Who Will Op-Ed the Op-Eds?

If “all the news that is fit to print” becomes an argument more than a mission statement, Americans are going to see fit to find their news elsewhere.

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Newsroom of the New York Times newspaper, September 1942. Photo by Marjory Collins [Public Domain, Library of Congress]

The New York Times is having a rough week. Long time columnist Tom Jones summarizes:

Should or shouldn’t is one argument, one that has been raging across the media table in the national conversation lunch room. What is going on, though, is a lot more than just an op-ed. Senator Tom Cotton, who is up for re-election but short of getting hit by a bus is going to continue to represent Arkansas, has ambitious designs on higher office. The op-ed was garbage — a giant troll of populist pulp from someone in Cotton who knew it to be just that. Yet his pontificating Pez dispenser of nonsense isn’t really the problem here. Cotton will be fundraising and living large off this free press for months.

What it reveals about the inner workings and factions at the nation’s “paper of record” is far more important.

It’s tempting to handwave such elite media intramural fussing as not important but it is. The New York Times is still the headwaters for a lot of content that gets recycled, reused, and regurgitated in all directions as it rolls down the news and information mountain. It’s just how it is. So yes, it matters when the “news” side and the “opinion” side of the New York Times go to war over whose paper it really is.

And let’s not kid ourselves here. There is a lot of interpersonal and business relationship going on when things like this happen. The guy in charge making mistakes is the cue for folks with long held grievances to start airing laundry for their own purposes. Add in the layer that the news media’s favorite story template is how the news media covers the news, and you have a crossing of the streams New York City hasn’t seen since Ray Stantz childhood memory nearly ended life on Earth as we know it.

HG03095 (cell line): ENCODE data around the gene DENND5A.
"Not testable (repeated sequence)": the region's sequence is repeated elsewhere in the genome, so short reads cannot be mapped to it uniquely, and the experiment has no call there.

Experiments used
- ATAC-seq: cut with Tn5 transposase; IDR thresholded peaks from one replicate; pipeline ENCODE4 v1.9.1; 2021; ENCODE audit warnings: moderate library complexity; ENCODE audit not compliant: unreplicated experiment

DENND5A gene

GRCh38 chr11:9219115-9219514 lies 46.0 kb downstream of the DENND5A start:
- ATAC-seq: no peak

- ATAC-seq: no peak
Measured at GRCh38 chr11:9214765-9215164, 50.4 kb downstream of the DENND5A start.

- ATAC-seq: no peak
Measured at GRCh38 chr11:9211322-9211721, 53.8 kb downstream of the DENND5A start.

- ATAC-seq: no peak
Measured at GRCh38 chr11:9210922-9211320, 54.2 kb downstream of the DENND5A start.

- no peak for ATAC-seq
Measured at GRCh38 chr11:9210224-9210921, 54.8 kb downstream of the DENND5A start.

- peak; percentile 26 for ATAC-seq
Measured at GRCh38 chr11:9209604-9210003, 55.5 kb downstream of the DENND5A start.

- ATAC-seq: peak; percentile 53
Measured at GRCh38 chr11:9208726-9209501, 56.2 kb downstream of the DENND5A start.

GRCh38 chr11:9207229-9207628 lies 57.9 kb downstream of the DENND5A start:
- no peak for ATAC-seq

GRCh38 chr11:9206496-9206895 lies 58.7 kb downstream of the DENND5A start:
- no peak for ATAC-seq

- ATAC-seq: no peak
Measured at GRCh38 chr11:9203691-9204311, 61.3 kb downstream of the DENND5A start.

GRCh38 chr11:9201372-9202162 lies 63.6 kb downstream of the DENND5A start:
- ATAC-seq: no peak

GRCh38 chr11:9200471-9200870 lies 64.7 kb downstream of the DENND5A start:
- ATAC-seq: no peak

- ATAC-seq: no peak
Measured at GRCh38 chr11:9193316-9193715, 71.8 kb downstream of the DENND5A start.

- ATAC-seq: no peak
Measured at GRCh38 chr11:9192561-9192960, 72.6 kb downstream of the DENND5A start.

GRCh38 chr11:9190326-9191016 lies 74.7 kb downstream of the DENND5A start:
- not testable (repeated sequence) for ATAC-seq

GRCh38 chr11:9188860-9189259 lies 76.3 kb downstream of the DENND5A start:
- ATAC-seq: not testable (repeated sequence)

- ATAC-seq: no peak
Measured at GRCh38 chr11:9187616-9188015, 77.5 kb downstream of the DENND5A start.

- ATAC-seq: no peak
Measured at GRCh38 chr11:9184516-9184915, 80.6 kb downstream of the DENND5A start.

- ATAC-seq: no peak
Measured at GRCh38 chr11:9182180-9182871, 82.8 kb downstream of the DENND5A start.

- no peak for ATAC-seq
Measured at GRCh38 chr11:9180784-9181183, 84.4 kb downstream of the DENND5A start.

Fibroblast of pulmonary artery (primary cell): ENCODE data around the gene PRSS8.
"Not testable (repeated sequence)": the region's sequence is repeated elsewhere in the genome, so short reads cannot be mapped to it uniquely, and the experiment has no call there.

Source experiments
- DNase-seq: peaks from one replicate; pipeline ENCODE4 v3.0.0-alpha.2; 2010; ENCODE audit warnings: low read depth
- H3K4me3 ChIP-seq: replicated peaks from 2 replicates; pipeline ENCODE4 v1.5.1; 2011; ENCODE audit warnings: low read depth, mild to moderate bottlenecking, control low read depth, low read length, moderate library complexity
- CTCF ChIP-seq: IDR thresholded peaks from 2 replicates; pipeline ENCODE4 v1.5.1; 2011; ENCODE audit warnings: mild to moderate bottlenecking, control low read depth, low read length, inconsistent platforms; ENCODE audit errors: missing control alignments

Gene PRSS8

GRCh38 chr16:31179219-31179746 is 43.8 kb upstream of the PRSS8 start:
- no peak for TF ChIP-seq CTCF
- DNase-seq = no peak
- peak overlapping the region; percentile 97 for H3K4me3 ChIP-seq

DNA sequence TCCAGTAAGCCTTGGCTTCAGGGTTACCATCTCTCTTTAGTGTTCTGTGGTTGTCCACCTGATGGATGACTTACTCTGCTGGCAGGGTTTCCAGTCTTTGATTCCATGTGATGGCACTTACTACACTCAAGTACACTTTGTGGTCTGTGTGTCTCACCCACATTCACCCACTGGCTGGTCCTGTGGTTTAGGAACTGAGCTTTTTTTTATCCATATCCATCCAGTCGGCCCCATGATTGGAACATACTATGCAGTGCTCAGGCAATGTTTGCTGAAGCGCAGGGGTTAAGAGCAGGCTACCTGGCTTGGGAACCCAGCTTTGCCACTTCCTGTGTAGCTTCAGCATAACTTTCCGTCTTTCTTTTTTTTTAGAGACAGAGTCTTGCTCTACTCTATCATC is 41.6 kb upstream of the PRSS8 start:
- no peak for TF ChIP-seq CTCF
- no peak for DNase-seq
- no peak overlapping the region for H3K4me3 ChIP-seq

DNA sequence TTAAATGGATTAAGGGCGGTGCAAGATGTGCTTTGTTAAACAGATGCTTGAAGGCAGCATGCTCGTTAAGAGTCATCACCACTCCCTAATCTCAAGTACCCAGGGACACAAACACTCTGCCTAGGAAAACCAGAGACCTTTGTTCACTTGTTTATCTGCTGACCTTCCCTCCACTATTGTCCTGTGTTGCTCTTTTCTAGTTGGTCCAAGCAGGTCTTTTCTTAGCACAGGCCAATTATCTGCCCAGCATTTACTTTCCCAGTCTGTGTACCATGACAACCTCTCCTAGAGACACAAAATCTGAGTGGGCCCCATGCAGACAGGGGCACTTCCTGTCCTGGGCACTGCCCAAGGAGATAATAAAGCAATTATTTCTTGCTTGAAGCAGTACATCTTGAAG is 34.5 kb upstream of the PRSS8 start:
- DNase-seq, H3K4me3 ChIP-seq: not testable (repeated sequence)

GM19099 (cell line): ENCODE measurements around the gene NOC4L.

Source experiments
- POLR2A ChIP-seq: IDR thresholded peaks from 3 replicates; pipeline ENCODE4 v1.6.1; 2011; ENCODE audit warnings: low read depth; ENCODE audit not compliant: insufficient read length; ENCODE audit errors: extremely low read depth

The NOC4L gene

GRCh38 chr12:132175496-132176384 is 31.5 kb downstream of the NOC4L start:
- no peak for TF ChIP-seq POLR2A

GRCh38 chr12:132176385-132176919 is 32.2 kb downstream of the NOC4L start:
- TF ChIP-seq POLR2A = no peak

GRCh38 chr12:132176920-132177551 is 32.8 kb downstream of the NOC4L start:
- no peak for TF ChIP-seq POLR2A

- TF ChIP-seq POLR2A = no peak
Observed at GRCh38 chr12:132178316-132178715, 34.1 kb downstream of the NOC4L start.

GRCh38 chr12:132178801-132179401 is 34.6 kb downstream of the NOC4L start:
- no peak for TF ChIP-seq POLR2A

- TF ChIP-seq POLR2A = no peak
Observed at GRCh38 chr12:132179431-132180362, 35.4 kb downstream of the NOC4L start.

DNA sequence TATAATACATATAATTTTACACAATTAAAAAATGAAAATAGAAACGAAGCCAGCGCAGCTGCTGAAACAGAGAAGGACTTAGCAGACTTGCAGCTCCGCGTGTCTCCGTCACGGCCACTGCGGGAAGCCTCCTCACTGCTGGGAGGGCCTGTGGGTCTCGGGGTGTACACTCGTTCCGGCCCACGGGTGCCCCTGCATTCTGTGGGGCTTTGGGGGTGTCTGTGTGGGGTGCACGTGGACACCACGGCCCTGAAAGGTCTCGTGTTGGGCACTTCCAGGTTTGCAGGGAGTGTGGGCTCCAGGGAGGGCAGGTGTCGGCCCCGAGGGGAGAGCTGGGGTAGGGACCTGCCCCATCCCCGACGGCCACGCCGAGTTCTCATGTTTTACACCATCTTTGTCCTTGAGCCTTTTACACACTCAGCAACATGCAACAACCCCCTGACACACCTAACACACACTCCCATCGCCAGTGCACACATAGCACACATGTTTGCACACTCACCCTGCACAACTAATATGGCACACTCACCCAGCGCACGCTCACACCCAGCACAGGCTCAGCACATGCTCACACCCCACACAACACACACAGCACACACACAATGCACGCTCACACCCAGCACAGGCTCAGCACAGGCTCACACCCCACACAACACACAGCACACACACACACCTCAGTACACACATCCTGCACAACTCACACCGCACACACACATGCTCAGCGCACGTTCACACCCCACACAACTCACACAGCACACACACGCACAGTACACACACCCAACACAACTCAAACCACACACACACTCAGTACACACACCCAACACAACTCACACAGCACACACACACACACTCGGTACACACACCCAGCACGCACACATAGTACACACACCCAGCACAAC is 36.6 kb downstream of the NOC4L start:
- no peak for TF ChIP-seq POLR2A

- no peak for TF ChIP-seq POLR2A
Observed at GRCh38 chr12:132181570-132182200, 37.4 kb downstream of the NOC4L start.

Media in America is changing rapidly. Folks who spend their entire lives getting into positions to dictate the discourse at places like the New York Times are not going to suddenly devalue those gains. Throw in a fight over purity of thought and intention, instead of the airing of well written opinions of the editors and op-eds — in the original meaning of “opposite the editorial page” and those who are in charge of it — who are the hallmarks of a vibrant opinion page. If “All the news that is fit to print” becomes an argument more than a mission statement, and it looks like that epoch has come, a bunch of Americans are going to take one look at that paywall and see fit to find their news elsewhere.

Then where will the New York Times be? The “paper of record” for the country relegated to insider media newsletter isn’t good for the New York Times, for journalism, for media, and certainly not good for the country.

But the country can live without the New York Times if they absolutely insist on it.

Written by

Writer. Mountaineer diaspora. Vet. Managing Editor @ordinarytimemag, Writings found @arcdigi & elsewhere. Writing about food, folks, & faith at Yonder & Home

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